Seminars and Colloquia by Series

Friday, April 20, 2018 - 10:00 , Location: Skiles 006 , Jose Acevedo , Georgia Tech , Organizer: Kisun Lee
In this talk we show how to obtain some (sometimes sharp) inequalities between subgraph densities which are valid asymptotically on any sequence of finite simple graphs with an increasing number of vertices. In order to do this we codify a simple graph with its edge monomial and establish a nice graphical notation that will allow us to play around with these densities.  
Friday, April 13, 2018 - 10:00 , Location: Skiles 006 , Tim Duff , Georgia Tech , Organizer: Kisun Lee
The fundamental data structures for numerical methods in algebraic geometry are called "witness sets." The term "trace test" refers to certain numerical methods which verify the completeness of such witness sets. It is natural to ask questions about the complexity of such a test and in what sense its output may be regarded as "proof." I will give a basic exposition of the trace test(s) with a view towards these questions
Friday, April 6, 2018 - 10:00 , Location: Skiles 006 , Jaewoo Jung , Georgia Tech , jaewoojung@gatech.edu , Organizer: Kisun Lee
H. Dao, C. Huneke, and J. Schweig provided a bound of the regularity of edge-ideals in their paper “Bounds on the regularity and projective dimension of ideals associated to graphs”. In this talk, we introduced their result briefly and talk about a bound of the regularity of Stanley-Reisner ideals using similar approach.
Friday, March 30, 2018 - 10:00 , Location: Skiles 006 , Jaewoo Jung , Georgia Tech , Organizer: Kisun Lee
One way to analyze a module is to consider its minimal free resolution and take a look its Betti numbers. In general, computing minimal free resolution is not so easy, but in case of some certain modules, computing the Betti numbers become relatively easy by using a Hochster's formula (with the associated simplicial complex. Besides, Mumford introduced Castelnuovo-Mumford regularity. The regularity controls when the Hilbert function of the variety becomes a polynomial. (In other words, the regularity represents how much the module is irregular). We can define the regularity in terms of Betti numbers and we may see some properties for some certain ideals using its associated simplicial complex and homology. In this talk, I will review the Stanley-Reisner ideals, the (graded) betti-numbers, and Hochster's formula. Also, I am going to introduce the Castelnuovo-Mumford regularity in terms of Betti numbers and then talk about a useful technics to analyze the Betti-table (using the Hochster's formula and Mayer-Vietories sequence).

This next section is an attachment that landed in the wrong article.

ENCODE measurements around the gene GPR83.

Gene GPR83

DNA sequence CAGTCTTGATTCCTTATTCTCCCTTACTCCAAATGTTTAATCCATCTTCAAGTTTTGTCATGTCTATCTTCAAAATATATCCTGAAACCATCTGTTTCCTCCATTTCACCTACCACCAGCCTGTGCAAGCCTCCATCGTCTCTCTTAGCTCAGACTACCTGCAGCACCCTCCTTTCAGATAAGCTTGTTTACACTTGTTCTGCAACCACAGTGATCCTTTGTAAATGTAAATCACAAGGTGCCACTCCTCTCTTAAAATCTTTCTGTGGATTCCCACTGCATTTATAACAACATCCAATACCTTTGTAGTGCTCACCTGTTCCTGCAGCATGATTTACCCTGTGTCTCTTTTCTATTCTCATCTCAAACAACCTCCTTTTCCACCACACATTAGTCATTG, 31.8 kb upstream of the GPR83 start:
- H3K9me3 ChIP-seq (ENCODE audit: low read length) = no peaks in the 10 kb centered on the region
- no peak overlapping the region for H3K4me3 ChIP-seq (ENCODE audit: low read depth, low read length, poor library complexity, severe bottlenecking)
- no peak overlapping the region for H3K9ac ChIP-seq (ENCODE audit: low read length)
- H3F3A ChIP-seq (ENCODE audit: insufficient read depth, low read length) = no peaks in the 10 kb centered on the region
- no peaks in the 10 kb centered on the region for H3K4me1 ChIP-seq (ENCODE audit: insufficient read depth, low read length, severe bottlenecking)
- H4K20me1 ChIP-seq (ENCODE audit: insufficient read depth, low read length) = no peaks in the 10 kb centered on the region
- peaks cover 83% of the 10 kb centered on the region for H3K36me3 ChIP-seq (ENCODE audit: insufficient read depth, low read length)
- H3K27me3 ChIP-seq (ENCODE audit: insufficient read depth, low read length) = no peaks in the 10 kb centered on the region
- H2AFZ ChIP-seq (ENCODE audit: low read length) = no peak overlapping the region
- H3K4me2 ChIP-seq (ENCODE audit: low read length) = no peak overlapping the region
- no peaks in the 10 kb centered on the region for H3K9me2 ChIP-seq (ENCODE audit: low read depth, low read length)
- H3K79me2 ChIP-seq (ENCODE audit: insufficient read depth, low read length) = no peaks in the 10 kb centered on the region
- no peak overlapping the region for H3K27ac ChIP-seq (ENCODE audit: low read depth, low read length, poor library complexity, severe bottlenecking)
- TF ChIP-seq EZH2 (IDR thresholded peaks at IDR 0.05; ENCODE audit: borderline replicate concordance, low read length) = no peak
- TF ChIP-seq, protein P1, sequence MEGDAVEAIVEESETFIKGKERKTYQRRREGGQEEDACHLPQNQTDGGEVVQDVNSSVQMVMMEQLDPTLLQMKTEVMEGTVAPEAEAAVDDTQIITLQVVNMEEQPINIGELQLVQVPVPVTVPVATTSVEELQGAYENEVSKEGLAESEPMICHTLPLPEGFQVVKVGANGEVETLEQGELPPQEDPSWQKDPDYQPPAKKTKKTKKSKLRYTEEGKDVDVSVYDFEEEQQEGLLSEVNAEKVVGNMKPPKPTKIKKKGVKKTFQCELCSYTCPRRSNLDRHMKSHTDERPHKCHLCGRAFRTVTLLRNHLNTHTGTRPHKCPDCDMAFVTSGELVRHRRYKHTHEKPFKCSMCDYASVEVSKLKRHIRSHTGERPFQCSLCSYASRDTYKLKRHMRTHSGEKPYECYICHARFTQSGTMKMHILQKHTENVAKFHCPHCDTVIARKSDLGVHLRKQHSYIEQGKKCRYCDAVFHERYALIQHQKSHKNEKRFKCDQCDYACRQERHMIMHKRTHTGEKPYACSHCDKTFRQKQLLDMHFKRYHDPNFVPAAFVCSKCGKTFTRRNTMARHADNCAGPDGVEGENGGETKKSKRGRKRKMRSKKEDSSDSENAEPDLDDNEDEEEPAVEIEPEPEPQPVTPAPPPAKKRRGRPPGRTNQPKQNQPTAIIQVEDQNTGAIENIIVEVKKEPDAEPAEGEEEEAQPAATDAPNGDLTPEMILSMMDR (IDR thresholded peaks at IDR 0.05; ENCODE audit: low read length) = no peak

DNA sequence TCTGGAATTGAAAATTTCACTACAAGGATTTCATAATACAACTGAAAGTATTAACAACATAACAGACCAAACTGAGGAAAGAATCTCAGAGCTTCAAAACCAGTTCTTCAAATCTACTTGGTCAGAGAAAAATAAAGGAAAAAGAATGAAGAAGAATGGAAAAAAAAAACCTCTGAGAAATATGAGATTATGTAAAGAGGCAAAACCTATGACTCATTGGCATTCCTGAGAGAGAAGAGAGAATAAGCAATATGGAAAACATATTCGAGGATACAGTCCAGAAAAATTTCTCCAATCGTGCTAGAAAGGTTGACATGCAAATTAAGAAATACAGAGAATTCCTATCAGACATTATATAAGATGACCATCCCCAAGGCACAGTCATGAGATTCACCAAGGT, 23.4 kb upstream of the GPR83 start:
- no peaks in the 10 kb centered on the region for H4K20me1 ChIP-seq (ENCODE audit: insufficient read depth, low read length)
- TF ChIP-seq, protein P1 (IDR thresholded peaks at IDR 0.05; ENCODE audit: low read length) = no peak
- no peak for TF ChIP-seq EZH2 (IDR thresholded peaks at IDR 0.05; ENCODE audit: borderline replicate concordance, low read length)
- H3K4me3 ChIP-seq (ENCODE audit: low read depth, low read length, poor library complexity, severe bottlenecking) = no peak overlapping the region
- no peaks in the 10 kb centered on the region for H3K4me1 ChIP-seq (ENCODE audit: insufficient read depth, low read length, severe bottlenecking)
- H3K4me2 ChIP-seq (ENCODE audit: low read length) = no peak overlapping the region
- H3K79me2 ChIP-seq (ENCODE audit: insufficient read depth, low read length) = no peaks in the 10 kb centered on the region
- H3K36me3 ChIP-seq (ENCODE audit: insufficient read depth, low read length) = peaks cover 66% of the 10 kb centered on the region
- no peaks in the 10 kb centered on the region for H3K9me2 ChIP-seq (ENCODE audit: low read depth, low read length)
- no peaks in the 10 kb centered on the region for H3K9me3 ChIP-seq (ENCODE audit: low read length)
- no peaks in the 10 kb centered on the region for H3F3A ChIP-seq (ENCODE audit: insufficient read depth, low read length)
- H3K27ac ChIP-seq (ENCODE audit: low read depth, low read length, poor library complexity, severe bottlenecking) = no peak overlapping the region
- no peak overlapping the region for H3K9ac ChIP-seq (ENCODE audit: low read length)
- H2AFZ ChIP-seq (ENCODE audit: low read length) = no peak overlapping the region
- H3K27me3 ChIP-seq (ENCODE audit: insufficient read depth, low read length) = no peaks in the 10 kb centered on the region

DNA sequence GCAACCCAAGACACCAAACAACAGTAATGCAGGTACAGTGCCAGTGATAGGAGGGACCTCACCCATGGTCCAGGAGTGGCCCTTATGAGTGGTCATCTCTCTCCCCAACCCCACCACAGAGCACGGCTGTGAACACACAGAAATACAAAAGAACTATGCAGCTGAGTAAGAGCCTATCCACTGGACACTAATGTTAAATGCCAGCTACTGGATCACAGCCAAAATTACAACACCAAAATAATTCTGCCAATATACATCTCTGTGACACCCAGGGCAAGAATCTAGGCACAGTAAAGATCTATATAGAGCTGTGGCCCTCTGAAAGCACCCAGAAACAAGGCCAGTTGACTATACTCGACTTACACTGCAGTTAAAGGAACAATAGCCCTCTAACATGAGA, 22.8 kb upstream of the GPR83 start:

Friday, March 16, 2018 - 10:00 , Location: Skiles 006 , Kisun Lee , Georgia Tech , klee669@gatech.edu , Organizer: Kisun Lee
Expanding the topic we discussed on last week, we consider the way to certify roots for system of equations with D-finite functions. In order to do this, we will first introduce the notion of D-finite functions, and observe the property of them. We also suggest two different ways to certify this, that is, alpha-theory and the Krawczyk method. We use the concept of majorant series for D-finite functions to apply above two methods for certification. After considering concepts about alpha-theory and the Krawczyk method, we finish the talk with suggesting some open problems about these.